The cookie chunks ended up working really well with the icing and the cake for flavor and crunch. The bake ended up taking us all day instead of the few hours I itiniall thought but it was well worth it. This cake design was definitely a success and the junior baker has told everybody who would listen, including a very nice lady at the deli counter in the grocery store, about the cake he designed and baked.
Brookies, or brownie cookies, are always a nice treat. You get to enjoy the flavor of a chocolate cookie and a chocolate chip cookie at the same time. What’s not to like? For this bake, I gave this recipe by Mel’s Kitchen Cafe a spin. I really like how this recipe includes the weights for the dough balls to give you a starting point for proportions. After I saw how the first sheets came out, I started making some cookies with a larger percentage of chocolate chip relative to brownie as an experiment. You really can’t go wrong here. You can make these cookies as balanced or imbalanced as you’d like. The only tweak I’m making the next time I make these is to leave out the salt, but that’s due to personal preference. Give this recipe a go and make a fun treat chocolate-lovers will enjoy!
Brownie cookie ingredients:
10 Tbsp butter, softened
2/3 cup (5 oz) lightly packed light brown sugar
2/3 cup (5 oz) granulated sugar
1 large egg
1 large egg yolk
1 tsp vanilla extract
1 1/4 cups + 3 Tbsp (7.25 oz) flour
1 cup (1.5 oz) unsweetened natural cocoa powder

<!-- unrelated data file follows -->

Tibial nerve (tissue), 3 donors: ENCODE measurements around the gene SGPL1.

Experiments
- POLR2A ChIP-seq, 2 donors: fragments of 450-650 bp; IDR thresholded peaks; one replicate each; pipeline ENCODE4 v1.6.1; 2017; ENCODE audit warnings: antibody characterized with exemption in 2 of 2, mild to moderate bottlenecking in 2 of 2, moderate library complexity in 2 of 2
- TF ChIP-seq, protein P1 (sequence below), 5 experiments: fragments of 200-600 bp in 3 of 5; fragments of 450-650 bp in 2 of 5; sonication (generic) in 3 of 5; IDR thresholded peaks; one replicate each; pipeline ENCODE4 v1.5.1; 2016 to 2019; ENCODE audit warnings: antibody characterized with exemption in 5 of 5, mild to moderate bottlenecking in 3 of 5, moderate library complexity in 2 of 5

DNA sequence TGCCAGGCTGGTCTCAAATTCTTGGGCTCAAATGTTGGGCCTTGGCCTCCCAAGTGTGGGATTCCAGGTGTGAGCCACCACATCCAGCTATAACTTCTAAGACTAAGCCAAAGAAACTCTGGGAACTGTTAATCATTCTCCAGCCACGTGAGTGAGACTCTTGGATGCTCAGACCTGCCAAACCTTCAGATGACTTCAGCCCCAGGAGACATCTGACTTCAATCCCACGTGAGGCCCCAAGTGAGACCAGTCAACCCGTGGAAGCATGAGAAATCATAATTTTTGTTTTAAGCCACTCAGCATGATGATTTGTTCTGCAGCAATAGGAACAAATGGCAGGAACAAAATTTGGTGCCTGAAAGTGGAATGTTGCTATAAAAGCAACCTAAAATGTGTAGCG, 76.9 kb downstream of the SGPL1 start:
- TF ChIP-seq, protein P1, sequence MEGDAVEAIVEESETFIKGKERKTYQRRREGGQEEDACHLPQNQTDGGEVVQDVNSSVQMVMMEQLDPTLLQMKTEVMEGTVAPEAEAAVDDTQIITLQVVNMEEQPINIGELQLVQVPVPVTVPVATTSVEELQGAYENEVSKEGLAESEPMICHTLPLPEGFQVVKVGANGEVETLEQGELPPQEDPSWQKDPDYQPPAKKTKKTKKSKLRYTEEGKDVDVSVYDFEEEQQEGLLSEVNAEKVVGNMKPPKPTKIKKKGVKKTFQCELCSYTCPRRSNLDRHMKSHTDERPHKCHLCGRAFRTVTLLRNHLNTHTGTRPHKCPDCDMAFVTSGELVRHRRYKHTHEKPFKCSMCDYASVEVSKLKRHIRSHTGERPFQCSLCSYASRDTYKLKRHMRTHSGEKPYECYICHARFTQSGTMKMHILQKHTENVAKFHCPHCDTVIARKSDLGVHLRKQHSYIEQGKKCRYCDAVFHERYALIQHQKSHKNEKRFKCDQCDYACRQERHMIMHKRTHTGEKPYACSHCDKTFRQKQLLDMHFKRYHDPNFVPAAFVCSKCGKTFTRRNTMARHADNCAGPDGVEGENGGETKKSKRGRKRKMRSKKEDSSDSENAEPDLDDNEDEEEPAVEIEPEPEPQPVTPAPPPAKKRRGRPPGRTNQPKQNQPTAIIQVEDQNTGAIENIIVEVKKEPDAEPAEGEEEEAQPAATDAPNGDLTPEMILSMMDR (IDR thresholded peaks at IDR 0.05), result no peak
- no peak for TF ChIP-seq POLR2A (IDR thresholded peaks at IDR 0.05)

1 tsp baking soda
Chocolate chip cookie ingredients:
10 Tbsp butter, softened
2/3 cup (5 oz) light brown sugar
2/3 cup (5 oz) granulated sugar
1 large egg
1 large egg yolk
1 tsp vanilla extract
2 cups + 2 Tbsp (10.75 oz) flour
1 tsp baking soda
1 1/4 cups mini chocolate chips
Preheat oven to 350F. Line baking sheets with parchment paper. Sweet aside.
Brownie cookie batter:
I’m a medium bowl, beat the butter, granulated sugar, and brown sugar together until smooth and creamy (around 1-2 mins). Add the egg, yolk, and vanilla and beat the mixture for 2-3 mins until light in color.
In a separate small bowl, whisk together the flour, cocoa, baking soda, and salt. Add the dry ingredients to the batter and mix until combined. Cover and refrigerate while making the chocolate chip cookie batter.
Chocolate chip cookie batter:
In a large bowl, cream together the butter, granulated sugar, and brown sugar until smooth (about 1-2 mins). Blend in the egg, yolk, and vanilla, mixing for 2-3 mins until the batter is very light in color.
In a separate small bowl, whisk together the flour, baking soda, and salt. Add the dry ingredients to the batter with the chocolate chips and mix until no dry streaks remain and the chocolate chips are evenly distributed.
Pull out dough to make smallish balls. Use a 0.5 oz ball of brownie batter and a 0.65 ball of chocolate chip batter. Press the two balls together and use your hands to shape the cookie by flattening and turning it to smooth out the edges, forming a flattish but thick shape. Continue until all of the batter is used. Place the cookies onto the prepared baking sheets, spacing them out to allow for some spreading during baking. Bake for 8-10 mins. The brownie side may crack a bit. Under-cook slightly for a softer and more chewy cookie. Let cool for 1-2 mins on the sheet before moving them to a cooling rack.